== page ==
The layers of reality (or fantasy) here quickly begin to accumulate. When Therese eventually gets a job as a babysitter for a lonely young girl, the overlaps between the early life of Therese and the life of the unnamed child begin to combine and blur. The child’s parents fight constantly and disappear at night leaving her alone to feed herself and put herself to bed. They spend no time with her and have no discernible feelings for her. No one is quite sure of their name, and no one knows where they came from or how long they plan to stay. The child’s room, ironically, overlooks the Jardin d’Acclimatation, a children’s park, though she never gets to play there. Soon Therese’s life becomes a balancing act between caring for the child, following the woman with the yellow coat, and enjoying a new relationship with a young man who is able to translate writing and radio commentary into twenty different languages. She feels guilty that she has lied to him about having been to a language school, and she becomes engulfed by the emotional turmoil taking place inside her on many different levels.
At the halfway point in the novel, Therese has her moment of recognition. Overwhelmed and feeling lost, she has been walking around the area by the Gare de Lyon, a place where, as a child, she was sometimes was cared for by her “uncle,” Jean Borand, one of the few people who was ever kind to her. As she tries to imagine seeing him again, she realizes that none of the places around the station look familiar to her now. All she can see is the Gare de Lyon and its illuminated clock face, symbolic to the reader on several levels. Suddenly she realizes that “The time had come to make a break…I had to see this through to the end, without really knowing what “to the end” meant.” Looking in the window of a pharmacy, she sees a woman pharmacist’s face, “so different from Death Cheater’s….There was a calmness and grace about her in the soothing glow of the light.” Therese walks inside, her chest feeling as if it is “suffocating her.” The sensitive chemist tends to her, and for the first time in her life Therese shares her real feelings.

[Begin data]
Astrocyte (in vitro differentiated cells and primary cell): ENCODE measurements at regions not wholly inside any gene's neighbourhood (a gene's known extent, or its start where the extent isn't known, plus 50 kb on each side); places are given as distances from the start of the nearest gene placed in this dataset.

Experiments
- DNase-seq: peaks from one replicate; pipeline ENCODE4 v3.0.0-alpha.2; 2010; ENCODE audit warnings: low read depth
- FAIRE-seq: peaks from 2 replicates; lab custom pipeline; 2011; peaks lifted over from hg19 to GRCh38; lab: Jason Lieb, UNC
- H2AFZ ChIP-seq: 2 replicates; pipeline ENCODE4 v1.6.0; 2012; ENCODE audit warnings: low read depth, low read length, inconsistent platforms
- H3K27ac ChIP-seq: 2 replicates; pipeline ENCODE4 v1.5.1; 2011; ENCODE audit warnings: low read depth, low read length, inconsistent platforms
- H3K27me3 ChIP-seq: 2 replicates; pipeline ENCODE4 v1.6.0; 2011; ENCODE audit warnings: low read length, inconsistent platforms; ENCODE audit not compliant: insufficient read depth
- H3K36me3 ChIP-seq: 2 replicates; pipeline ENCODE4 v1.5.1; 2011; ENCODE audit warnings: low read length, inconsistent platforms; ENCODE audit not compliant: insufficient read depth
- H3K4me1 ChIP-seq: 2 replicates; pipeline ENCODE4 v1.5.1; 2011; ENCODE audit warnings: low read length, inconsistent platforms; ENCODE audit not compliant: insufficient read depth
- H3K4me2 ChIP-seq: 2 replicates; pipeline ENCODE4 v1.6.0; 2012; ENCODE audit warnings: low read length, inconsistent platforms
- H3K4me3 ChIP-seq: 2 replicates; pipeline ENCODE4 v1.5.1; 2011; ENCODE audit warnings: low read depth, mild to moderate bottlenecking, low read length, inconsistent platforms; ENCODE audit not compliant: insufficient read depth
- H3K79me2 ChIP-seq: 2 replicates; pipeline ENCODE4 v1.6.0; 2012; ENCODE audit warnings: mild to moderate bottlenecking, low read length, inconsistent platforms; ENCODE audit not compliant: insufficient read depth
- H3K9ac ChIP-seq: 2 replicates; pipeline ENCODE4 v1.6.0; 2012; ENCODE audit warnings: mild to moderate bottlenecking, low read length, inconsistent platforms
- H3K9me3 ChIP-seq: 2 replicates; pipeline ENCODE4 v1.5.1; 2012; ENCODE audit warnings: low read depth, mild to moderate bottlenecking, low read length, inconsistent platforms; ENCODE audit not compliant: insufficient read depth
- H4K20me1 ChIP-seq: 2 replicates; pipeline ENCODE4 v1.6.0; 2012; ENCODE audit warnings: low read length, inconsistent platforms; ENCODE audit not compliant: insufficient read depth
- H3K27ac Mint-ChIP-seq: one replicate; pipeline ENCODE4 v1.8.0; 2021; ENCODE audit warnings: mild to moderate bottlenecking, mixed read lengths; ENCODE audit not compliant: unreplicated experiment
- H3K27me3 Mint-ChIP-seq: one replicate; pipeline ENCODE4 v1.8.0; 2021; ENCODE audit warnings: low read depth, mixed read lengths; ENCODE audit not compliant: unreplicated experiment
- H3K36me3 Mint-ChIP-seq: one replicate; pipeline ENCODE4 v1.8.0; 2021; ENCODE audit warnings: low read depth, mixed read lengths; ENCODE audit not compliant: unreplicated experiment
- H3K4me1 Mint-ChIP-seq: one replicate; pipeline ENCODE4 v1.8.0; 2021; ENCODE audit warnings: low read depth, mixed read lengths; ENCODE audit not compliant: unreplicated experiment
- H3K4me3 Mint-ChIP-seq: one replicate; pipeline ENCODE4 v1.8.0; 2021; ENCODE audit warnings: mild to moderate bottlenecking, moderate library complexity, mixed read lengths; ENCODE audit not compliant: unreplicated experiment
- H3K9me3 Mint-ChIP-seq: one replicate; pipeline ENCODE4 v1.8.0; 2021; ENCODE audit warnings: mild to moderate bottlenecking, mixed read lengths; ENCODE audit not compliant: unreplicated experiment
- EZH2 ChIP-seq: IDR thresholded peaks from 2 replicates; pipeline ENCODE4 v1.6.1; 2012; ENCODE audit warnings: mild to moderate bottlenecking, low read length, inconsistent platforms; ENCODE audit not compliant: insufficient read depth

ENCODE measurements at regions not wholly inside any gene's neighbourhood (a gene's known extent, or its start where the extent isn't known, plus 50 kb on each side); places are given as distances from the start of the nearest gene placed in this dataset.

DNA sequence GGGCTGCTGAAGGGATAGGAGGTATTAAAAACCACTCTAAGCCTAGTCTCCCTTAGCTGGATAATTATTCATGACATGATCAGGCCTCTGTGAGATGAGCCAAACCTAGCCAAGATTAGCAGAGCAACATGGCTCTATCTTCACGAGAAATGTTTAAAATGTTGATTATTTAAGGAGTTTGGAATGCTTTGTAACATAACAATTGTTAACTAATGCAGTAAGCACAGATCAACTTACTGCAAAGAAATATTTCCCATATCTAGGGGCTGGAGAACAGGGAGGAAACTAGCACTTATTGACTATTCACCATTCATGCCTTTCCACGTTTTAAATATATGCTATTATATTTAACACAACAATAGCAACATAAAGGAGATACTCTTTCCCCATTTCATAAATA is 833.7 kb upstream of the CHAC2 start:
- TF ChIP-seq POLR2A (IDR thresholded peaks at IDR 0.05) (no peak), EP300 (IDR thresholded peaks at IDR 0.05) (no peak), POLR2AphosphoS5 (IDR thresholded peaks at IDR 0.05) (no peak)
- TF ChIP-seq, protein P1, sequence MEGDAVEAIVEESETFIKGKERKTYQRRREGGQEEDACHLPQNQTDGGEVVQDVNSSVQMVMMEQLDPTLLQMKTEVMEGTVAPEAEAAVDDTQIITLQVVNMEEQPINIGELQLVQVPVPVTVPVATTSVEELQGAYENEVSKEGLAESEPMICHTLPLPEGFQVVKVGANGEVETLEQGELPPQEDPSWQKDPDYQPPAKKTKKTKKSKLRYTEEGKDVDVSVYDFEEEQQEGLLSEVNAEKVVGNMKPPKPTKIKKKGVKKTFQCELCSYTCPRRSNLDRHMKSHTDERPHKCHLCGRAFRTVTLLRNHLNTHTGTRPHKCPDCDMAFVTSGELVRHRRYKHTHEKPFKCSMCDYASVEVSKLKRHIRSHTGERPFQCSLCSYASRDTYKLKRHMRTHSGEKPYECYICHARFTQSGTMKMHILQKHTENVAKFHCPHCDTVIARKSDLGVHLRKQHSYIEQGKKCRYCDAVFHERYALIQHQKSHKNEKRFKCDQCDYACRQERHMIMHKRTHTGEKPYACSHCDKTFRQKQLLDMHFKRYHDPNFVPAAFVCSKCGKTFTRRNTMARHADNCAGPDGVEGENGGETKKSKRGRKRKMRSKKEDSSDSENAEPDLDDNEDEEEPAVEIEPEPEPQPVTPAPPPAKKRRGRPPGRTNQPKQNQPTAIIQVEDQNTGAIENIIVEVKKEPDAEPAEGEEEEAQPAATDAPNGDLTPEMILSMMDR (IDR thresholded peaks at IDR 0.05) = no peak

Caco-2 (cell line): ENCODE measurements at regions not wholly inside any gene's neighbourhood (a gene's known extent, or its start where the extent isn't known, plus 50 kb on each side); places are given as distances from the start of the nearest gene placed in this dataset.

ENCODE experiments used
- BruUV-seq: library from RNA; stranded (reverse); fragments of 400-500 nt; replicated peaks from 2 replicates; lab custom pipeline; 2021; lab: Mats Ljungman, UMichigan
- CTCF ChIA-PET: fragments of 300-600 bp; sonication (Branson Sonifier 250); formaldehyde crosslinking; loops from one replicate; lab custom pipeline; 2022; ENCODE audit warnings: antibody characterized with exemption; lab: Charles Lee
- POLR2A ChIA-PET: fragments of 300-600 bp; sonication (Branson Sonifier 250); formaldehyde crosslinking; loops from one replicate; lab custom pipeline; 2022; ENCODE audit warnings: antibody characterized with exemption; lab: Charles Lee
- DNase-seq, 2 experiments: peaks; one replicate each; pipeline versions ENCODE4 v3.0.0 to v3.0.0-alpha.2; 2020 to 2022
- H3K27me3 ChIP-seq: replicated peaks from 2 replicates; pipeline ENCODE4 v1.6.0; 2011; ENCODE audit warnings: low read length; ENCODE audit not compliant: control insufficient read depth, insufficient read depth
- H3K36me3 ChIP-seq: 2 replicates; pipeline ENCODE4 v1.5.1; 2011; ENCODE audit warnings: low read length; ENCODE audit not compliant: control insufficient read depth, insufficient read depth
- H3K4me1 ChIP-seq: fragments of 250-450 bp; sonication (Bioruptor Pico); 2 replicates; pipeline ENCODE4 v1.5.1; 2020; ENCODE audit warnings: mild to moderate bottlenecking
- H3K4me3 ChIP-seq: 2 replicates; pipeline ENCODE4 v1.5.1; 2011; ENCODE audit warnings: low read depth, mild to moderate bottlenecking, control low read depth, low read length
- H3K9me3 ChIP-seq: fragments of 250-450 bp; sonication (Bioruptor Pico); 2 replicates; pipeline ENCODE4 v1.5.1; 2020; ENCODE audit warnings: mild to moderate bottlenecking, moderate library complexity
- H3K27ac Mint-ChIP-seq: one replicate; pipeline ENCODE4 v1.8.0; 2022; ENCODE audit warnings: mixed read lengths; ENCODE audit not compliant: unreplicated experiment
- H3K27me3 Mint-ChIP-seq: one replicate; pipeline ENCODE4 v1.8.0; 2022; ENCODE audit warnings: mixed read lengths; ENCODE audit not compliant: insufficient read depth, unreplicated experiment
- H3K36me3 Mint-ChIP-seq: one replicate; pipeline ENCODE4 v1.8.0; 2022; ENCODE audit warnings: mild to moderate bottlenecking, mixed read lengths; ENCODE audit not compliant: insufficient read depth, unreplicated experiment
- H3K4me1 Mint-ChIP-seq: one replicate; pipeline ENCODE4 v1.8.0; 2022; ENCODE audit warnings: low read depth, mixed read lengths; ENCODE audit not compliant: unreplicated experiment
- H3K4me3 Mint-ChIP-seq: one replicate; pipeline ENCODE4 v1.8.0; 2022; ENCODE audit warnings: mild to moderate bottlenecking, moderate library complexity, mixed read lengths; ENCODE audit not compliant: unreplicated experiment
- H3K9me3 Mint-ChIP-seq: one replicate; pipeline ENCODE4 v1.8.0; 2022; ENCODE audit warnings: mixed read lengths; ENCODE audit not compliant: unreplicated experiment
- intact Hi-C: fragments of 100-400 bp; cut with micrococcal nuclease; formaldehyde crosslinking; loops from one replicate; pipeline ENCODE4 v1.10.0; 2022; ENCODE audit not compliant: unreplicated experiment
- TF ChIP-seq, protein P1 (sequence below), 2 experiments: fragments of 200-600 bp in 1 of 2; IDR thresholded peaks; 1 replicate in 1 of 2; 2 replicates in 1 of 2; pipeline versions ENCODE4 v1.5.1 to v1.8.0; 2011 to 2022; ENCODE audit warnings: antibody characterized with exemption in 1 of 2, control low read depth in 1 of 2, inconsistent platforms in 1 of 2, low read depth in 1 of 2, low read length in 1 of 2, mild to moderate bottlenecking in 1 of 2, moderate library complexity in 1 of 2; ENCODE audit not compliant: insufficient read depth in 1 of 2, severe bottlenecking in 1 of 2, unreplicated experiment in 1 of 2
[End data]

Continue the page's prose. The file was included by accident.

As Therese works her way toward a resolution of the many different elements of her conflicts – her mother, her goals for the future, her male translator friend, the child she babysits for, and her fondness for the chemist/pharmacist who has been so helpful to her – she continues to have her ups and downs and the emergencies that go with them. She has never experienced love, parental or otherwise; she has no personal resources on which to draw for strength; she has no real knowledge of how to begin to fix her life; and she is totally alone. Modiano makes Therese’s life real and understandable, making it feel as “normal” for the reader as it is for Therese – a life that might have happened to any one of us – and he seems to suggest that it is only by chance that any of us manage to make it through our lives. Without a trace of sentimentality, Modiano creates one of the most revelatory of all his novels, one that shows the possibilities of resolution and redemption, even for those who have always been alone, a novel that ranks high on my Favorites list.
ALSO by Modiano: AFTER THE CIRCUS, HONEYMOON, IN THE CAFE OF LOST YOUTH, LACOMBE LUCIEN, a screenplay, with Louis Malle, PARIS NOCTURNE, PEDIGREE: A Memoir, SO YOU DON’T GET LOST IN THE NEIGHBORHOOD. SUSPENDED SENTENCES, VILLA TRISTE
Photos, in order: The author’s photo on http://www.babelio.com/
The Chatelet metro station where Therese first saw the “woman in the yellow coat” is shown on https://soundlandscapes.wordpress.com/
The little girl for whom Therese is babysitting had to look out her bedroom window at the Jardin de l’Acclamatation every night, though there was little chance she’d get to go there. http://www.lesparisdemma.com/
At the Gare de Lyon, with its iconic clock, Therese begins to come to a recognition regarding her future. http://www.lesparisdemma.com
When Therese finds herself in a “big glass cage, she “looks around. There were aquariums in other glass cages.” http://www.reamaternity.gr
ARC: Yale University